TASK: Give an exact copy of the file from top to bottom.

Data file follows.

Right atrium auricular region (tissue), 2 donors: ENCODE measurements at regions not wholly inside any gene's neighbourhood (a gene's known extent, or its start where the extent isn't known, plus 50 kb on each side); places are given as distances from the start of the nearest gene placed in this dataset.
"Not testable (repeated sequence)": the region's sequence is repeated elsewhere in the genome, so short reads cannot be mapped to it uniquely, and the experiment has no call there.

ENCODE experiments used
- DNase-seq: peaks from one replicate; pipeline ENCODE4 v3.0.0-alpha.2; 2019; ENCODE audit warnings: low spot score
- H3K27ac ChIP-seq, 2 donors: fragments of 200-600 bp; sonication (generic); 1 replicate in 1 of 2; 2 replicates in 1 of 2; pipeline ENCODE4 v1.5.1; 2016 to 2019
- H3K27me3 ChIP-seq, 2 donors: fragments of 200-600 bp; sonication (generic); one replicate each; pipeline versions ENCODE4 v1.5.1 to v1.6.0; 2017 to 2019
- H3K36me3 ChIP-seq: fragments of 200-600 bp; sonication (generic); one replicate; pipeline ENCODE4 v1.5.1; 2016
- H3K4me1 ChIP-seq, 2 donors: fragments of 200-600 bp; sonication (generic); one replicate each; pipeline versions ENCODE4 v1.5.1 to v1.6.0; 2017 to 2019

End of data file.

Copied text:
Right atrium auricular region (tissue), 2 donors: ENCODE measurements at regions not wholly inside any gene's neighbourhood (a gene's known extent, or its start where the extent isn't known, plus 50 kb on each side); places are given as distances from the start of the nearest gene placed in this dataset.
"Not testable (repeated sequence)": the region's sequence is repeated elsewhere in the genome, so short reads cannot be mapped to it uniquely, and the experiment has no call there.

ENCODE experiments used
- DNase-seq: peaks from one replicate; pipeline ENCODE4 v3.0.0-alpha.2; 2019; ENCODE audit warnings: low spot score
- H3K27ac ChIP-seq, 2 donors: fragments of 200-600 bp; sonication (generic); 1 replicate in 1 of 2; 2 replicates in 1 of 2; pipeline ENCODE4 v1.5.1; 2016 to 2019
- H3K27me3 ChIP-seq, 2 donors: fragments of 200-600 bp; sonication (generic); one replicate each; pipeline versions ENCODE4 v1.5.1 to v1.6.0; 2017 to 2019
- H3K36me3 ChIP-seq: fragments of 200-600 bp; sonication (generic); one replicate; pipeline ENCODE4 v1.5.1; 2016
- H3K4me1 ChIP-seq, 2 donors: fragments of 200-600 bp; sonication (generic); one replicate each; pipeline versions ENCODE4 v1.5.1 to v1.6.0; 2017 to 2019